With possible winter weather in the forecast, schoolchildren across the Triangle will be checking school closings tonight. Maybe it'll snow. Maybe it'll sleet. Maybe schools will be closed tomorrow, maybe they'll operate on a two-hour delay, and maybe, in true state of North Carolina weather fashion, nothing will happen at all. Basketball fans can hope that whatever happens, it won't impact Saturday's noon tipoff against Maryland.
But no matter what occurs, it's a virtual certainty that this week's weather implications will not approach those of January 2000, when the Terps' visit to the Smith Center just happened to coincide with a significant winter storm in the Tar Heel state.
The snow began on the evening of Jan. 24, 2000, a Monday night. Carolina was scheduled to host Gary Williams and Maryland on Wednesday, which seemingly gave the weather plenty of time to dissipate. Those fluent in North Carolina weather patterns assumed that by later in the week, most of the white snow would have melted to gray slush, and would be more of a nuisance than an obstacle.
The dismal weather would have matched the mood, because just two days earlier, Carolina had lost at home to Florida State, the team's fourth straight loss. The Tar Heels were 11-7, 2-3 in the ACC.
As forecasters predicted, the snow came on the evening of the 24th. But then it kept snowing. And then snowed some more. And by the time it was done, 20.3 inches of snow had fallen at RDU, marking the largest 24-hour snowfall in recorded airport history. Schools were closed. The milk aisles at the local grocery stores were barren.
And yet, somehow, Maryland's basketball team still made it into town. After some debate and a 24-hour delay, the game was eventually played on Thursday night. Even a full 48 hours after the snow had stopped, many locals were skeptical of driving to Chapel Hill, because nightfall had seen melted snow refreeze over the previous two nights, creating even more treacherous road conditions.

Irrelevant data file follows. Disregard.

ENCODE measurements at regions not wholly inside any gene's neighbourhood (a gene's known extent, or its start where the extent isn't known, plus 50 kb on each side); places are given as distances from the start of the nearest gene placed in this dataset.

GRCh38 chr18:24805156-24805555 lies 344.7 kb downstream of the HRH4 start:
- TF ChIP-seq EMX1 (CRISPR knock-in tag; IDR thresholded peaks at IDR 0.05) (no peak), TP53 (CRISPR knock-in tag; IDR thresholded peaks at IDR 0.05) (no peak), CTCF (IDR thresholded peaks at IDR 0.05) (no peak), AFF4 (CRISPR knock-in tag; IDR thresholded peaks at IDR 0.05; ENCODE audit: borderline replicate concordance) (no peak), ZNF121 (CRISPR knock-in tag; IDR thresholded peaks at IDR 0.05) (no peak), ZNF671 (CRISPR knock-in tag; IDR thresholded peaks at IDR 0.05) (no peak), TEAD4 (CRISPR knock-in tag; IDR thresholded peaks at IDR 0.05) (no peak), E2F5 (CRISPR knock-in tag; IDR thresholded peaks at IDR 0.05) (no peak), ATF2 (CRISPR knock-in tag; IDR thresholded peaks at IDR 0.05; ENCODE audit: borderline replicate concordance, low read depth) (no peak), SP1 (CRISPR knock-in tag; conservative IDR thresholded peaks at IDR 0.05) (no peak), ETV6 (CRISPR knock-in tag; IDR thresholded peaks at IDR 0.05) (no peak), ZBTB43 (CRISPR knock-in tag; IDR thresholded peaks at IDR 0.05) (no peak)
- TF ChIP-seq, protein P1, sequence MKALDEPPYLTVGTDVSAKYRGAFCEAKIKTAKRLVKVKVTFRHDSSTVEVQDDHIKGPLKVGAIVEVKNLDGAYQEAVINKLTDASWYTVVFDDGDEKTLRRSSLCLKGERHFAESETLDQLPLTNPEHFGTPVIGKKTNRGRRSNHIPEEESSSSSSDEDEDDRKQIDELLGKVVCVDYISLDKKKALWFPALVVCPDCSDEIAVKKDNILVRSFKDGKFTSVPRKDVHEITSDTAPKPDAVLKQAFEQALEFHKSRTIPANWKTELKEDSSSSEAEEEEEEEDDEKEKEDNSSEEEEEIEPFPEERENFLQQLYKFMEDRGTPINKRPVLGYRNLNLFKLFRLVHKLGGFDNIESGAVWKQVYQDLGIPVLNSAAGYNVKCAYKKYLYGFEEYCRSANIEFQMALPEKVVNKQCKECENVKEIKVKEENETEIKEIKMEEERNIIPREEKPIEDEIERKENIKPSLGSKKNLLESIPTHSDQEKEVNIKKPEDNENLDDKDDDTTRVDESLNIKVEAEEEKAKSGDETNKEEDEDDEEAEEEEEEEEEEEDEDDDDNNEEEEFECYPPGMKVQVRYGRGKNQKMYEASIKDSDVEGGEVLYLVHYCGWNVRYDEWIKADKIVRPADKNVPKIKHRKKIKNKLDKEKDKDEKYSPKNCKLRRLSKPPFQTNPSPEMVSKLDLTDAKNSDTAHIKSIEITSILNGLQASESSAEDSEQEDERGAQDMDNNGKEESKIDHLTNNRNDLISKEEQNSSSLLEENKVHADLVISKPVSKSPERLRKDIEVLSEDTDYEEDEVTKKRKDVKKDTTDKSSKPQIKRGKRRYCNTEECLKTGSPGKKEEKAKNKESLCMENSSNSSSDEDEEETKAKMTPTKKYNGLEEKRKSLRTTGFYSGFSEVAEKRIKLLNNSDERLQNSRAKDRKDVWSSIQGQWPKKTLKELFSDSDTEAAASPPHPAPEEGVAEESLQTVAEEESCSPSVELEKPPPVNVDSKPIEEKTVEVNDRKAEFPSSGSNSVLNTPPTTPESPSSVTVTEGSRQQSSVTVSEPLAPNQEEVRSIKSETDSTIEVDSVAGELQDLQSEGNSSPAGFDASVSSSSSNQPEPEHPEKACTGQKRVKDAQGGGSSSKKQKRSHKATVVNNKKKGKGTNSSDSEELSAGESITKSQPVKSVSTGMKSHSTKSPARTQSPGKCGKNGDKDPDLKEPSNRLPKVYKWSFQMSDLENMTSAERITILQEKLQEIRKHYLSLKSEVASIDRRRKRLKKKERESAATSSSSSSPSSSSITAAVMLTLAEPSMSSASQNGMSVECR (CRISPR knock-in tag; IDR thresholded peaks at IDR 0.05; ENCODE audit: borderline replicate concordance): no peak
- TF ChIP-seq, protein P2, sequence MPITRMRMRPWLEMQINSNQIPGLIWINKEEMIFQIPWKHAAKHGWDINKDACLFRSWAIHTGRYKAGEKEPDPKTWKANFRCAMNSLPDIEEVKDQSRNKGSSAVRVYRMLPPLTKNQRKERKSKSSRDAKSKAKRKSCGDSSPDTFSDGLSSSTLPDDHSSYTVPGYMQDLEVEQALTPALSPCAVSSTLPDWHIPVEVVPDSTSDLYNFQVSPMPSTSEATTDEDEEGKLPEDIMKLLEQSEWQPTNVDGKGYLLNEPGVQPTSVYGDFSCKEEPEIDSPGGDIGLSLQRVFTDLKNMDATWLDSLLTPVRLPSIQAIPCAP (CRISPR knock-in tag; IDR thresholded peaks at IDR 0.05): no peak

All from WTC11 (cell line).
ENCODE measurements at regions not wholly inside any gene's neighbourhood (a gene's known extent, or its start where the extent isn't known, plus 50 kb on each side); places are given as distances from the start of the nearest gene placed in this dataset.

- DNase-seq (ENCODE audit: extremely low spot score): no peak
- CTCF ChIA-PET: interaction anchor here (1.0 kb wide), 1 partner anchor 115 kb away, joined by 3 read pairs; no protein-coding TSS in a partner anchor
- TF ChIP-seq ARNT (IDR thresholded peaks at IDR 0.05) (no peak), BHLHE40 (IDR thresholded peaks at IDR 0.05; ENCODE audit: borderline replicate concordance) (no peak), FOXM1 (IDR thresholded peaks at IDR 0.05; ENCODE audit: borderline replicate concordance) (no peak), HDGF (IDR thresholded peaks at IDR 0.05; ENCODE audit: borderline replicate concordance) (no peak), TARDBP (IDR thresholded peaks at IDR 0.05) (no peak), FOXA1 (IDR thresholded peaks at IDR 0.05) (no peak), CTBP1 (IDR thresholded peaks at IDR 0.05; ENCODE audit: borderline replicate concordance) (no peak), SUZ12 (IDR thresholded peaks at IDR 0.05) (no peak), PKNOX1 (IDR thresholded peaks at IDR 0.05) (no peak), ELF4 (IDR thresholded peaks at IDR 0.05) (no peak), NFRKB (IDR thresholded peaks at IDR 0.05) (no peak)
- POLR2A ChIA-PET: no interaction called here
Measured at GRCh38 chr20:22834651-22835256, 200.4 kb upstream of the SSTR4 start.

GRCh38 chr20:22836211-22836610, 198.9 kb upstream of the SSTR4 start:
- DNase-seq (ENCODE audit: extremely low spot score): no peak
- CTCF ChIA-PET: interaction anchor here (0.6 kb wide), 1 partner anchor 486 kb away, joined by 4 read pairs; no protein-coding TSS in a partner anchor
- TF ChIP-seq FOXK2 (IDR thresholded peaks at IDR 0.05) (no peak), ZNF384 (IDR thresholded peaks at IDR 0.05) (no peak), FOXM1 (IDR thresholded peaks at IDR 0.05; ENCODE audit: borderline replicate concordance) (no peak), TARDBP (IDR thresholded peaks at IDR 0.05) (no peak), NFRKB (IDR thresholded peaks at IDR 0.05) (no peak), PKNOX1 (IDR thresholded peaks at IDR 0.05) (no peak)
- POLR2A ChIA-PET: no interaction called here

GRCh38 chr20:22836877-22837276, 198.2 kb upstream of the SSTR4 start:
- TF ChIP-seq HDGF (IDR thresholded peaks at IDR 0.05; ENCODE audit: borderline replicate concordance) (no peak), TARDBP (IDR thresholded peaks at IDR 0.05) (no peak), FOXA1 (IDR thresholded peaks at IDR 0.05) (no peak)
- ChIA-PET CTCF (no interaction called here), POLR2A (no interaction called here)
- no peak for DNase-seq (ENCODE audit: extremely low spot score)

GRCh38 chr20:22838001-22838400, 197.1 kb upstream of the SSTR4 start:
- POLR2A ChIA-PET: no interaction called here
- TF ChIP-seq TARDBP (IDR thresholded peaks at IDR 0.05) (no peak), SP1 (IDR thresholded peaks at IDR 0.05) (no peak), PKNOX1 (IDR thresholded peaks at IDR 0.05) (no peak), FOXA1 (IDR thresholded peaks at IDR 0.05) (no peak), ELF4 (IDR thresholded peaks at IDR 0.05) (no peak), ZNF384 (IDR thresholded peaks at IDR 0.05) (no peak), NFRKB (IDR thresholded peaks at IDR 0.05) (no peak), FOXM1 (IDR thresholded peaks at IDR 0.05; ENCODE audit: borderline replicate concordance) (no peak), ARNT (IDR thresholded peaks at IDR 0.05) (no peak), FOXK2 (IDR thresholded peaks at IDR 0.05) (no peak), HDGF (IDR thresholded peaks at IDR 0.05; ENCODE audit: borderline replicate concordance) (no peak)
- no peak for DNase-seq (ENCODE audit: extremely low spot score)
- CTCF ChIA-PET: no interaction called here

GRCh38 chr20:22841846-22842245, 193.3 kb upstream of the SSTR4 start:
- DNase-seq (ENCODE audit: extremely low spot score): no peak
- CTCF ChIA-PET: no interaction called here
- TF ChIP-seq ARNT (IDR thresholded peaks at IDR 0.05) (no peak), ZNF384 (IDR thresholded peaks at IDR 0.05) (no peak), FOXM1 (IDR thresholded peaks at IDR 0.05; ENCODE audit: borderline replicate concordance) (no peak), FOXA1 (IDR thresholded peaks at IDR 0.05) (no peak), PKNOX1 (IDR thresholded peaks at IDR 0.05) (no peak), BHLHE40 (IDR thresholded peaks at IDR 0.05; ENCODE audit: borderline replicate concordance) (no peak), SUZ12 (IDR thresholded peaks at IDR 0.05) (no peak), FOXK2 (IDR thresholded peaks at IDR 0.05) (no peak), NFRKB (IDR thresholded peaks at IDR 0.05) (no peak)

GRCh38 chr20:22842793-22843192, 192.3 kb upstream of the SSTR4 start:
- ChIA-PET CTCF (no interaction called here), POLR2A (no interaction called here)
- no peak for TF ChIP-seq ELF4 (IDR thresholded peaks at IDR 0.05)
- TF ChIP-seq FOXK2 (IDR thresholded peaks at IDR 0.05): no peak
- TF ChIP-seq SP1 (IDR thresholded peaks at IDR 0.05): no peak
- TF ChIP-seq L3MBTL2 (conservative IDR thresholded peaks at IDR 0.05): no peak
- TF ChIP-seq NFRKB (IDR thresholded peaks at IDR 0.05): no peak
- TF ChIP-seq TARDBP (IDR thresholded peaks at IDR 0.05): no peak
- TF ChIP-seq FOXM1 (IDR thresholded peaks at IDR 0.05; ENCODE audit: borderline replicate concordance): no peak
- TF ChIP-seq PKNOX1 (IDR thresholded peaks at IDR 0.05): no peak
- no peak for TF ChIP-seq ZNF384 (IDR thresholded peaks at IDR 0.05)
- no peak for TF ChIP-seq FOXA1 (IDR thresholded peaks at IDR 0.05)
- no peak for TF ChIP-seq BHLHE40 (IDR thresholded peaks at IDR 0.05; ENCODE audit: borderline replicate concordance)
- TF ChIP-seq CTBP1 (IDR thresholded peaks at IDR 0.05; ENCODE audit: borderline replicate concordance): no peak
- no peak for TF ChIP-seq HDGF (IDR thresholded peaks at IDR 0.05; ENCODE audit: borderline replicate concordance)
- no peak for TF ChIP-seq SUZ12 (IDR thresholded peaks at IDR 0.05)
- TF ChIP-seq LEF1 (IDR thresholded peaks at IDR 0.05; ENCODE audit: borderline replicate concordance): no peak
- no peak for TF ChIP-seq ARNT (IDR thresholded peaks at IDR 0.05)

Snowed-in college students, however, needed something to do--like go to a basketball game. A crowd of 15,455 still came to the game, a remarkable turnout considering the conditions. When it became obvious by the first television timeout that many lower level patrons hadn't made it to the game, the decision was made to allow fans to move down and fill the lower level seats. A PA announcement was made, resulting in a mad scramble--including the unusual sight of some students walking over the tops of some of the courtside seats to get to an empty spot--that filled the lower level.
It wasn't a completely student-populated game. But the fact remains that the only people at the Smith Center that night were those who either were already on campus (students) or those who valued Carolina basketball over their personal driving safety (diehards). Give those students and diehards room to roam in the Smith Center, and the results were bound to be unique--especially for that era.
By now, you're probably used to complaints about the Smith Center atmosphere. But even the worst Tar Heel crowd of the last five years would be downright rambunctious compared to some of the crowds of the 1999-2000 era. It wasn't quite complacency, but the UNC home environment had definitely gotten sterile.
By the time the students stormed the lower level, Maryland was on its way to building an 11-point lead. The Terps still led by seven at halftime. But powered by the snow-crazed crowd ringing the court and one of the best environments in the building's history, the Tar Heels went on a 14-0 second-half run. Brendan Haywood had a key dunk and nailed a pair of free throws late in the game, and Carolina held on for a 75-63 victory. The win prompted a storming of the Smith Center court, fairly unusual given that Maryland was ranked just 22nd in the country, but the circumstances made it seem appropriate.
"Not in this atmosphere, we weren't going to put Carolina away tonight," Gary Williams said.
That win helped salvage a difficult regular season that ended with the Tar Heels tied for third in the ACC. Bill Guthridge eventually piloted one of the most remarkable postseason runs in UNC basketball history, guiding his team all the way to the Final Four.
But that wasn't the only lasting impression from the season--and the snow game. The student-charged atmosphere fueled a push for better student seats at the Smith Center. That was combined with the introduction of youthful, energetic Matt Doherty as head basketball coach in the summer of 2000, a coach who instantly connected with the student body. With the collaboration of the Rams Club and athletic department, a new set of riser seats in one end zone were introduced during the 2000-01 campaign.
The residents of that particular section were quickly dubbed Doherty's Disciples; this DTH story from February of 2001 reads like it's from a time capsule.
Those same risers will undoubtedly be filled again on Saturday afternoon, the last lingering evidence of snow that fell a dozen years ago.